Wars and Warriors: Joan of Arc

It’s risky business, madly tossing genres together. Like water and oil, some stuff just don’t mix. Unless you’re careful, each individual element will usually end up slightly half-baked enough the make a whole that’s less satisfying than games with less ambition and a narrower focus. Joan of Arc is a perfect example of that problem. It’s a mix of third-person 3D action and real-time strategy that doesn’t do either genre particularly well.

4_1You control Joan of Arc, and a few famous French generals, as you try to drive the English from your home country. There are eight missions, many of which can take 4-5 hours to complete, and most consist of crossing enormous maps slaying literally hundreds of English soldiers. About a third of the way through the game, you can freely manage your men in real-time strategy mode. This part of the game suffers from incredibly weak pathfinding — entire armies get stuck behind simple objects. (Never mind that there are all sorts of invisible and arbitrary barriers all over the maps.)

And the AI, in both game modes, is nearly non-existent. Enemies only react to you when you move within a certain radius, which allows you to fire away with arrows at will. However, once engaged in battle, the AI does have at least one trick—archers will always try to disengage from hand-to-hand combat and move to a certain range to resume attacks; that leads to the slightly bizarre scene of your entire army chasing one archer all over the map. That lack of AI is less problematic when playing in third-person mode, because with the sheer quantity of combat it would be impossible if the troops fought back in any sort of meaningful way.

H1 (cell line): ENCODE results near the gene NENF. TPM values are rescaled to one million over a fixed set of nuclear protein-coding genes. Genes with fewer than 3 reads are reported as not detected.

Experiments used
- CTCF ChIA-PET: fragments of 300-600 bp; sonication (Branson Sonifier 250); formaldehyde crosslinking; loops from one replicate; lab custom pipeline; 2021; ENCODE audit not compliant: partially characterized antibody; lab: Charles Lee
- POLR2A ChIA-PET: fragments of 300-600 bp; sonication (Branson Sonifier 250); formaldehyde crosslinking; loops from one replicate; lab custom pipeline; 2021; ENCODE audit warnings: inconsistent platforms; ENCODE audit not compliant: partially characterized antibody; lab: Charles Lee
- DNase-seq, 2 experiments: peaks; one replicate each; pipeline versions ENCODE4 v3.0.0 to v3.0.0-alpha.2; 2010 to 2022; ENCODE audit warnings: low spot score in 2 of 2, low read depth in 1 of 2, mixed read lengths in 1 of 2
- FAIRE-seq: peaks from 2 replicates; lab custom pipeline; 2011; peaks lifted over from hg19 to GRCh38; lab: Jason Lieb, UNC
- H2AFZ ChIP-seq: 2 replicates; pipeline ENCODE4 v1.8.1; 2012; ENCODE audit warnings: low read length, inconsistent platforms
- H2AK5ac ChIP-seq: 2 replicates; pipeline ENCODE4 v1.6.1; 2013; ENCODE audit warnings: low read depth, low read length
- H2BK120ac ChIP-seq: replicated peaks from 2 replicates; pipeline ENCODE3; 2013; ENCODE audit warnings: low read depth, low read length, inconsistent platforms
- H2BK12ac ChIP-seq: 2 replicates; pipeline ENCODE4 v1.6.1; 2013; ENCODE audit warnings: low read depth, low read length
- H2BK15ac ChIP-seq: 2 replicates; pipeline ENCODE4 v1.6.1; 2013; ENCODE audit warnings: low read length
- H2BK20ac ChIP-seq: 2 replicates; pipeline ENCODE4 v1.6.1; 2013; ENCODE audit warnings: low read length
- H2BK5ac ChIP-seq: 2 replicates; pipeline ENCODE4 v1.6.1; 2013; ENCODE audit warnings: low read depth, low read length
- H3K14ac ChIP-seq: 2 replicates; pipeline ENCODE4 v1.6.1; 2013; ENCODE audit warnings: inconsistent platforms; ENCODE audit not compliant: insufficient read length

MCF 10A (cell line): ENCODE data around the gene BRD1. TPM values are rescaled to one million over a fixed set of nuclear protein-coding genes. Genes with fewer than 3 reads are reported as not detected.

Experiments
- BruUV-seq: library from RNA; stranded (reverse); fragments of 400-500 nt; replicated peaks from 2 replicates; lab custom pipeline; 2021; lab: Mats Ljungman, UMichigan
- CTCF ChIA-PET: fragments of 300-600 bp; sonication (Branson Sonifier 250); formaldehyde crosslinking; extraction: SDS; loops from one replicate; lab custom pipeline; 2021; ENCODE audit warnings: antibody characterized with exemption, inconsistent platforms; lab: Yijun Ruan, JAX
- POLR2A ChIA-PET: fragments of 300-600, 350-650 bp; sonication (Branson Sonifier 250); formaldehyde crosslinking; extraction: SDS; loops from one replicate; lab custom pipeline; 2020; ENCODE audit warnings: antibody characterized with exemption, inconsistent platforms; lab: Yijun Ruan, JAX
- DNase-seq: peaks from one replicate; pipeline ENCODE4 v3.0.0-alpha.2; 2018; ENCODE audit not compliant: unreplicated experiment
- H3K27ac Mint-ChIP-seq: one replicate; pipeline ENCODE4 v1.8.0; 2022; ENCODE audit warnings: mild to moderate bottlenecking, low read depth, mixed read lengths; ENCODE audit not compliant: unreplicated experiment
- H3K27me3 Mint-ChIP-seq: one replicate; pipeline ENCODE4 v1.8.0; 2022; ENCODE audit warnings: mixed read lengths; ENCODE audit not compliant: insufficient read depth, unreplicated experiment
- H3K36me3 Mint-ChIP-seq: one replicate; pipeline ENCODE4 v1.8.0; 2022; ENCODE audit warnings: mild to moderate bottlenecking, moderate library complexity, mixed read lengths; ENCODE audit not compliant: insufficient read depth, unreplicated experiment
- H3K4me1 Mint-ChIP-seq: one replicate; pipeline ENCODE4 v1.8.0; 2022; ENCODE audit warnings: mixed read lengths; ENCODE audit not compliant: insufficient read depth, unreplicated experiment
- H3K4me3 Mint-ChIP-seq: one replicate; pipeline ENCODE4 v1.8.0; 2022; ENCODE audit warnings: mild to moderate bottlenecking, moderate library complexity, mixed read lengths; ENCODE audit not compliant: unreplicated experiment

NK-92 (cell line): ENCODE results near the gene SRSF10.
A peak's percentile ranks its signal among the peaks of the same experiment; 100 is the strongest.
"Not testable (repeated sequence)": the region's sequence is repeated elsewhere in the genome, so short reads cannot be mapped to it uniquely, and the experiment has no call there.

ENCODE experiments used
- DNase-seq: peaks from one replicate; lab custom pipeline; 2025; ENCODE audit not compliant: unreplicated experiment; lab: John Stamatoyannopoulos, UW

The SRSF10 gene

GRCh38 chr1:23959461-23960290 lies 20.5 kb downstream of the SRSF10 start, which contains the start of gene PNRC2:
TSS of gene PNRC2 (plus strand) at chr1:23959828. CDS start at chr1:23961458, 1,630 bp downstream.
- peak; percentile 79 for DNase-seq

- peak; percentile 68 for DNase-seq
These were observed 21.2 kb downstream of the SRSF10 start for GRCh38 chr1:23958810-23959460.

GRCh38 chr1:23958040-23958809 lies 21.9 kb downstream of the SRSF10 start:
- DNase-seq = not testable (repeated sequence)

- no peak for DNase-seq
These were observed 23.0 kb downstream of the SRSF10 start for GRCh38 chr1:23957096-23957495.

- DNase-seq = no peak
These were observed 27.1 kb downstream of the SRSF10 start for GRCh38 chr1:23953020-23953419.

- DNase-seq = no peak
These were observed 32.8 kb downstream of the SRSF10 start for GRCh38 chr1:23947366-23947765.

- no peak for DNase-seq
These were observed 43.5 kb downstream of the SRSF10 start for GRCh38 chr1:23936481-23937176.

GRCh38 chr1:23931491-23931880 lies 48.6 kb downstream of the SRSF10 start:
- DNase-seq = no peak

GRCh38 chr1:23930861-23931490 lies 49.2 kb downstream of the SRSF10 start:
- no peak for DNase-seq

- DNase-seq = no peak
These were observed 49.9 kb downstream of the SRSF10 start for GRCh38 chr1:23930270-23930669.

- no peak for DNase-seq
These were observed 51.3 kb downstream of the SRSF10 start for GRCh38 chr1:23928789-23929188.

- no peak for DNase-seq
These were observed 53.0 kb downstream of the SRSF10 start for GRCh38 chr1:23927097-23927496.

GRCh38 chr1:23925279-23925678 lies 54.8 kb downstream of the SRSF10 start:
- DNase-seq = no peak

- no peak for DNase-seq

The sheer number of waves of soldiers you end up facing is overwhelming, and about midway through the game. It becomes more of a war of attrition for the player rather than a quest to restore the glory of France. The quantity of combat would be perfectly normal if this was a Command & Conquer-style RTS, which it partially is. But the entire balance of the game is out of whack; what works in a strategy game doesn’t necessarily work in a 3D action game. For example, as with a lot of real-time strategy games (and unlike the majority of action games), most missions don’t end until every single unit is wiped off the map. Looking for that last unit that’s keeping the mission from ending can literally take hours of play in some of the more convoluted castles toward the end of the game.

1_1If there were less of it, the combat would actually be pretty entertaining. It utilizes a simple combo-move system that’s easy to learn and doesn’t require a lot of memorization. There are some role-playing elements, as Joan and the generals get experience that can be used to increase stats and add additional combo moves. But the camera becomes impossible to manage in interior locations, and there are issues throughout. For example, you can lure enemy troops to a castle gate, close it as they approach, and attack freely through it without taking any damage.

It’s hard to discourage ambition—and make no mistake, this is an ambitious game—but each individual part of Joan of Arc lacks the polish that a more focused game would have. There’s just too much of everything, and none of it is done very well.

System Requirements: Pentium III 1 GHz, 256 MB RAM, 32 MB Video, WinXP

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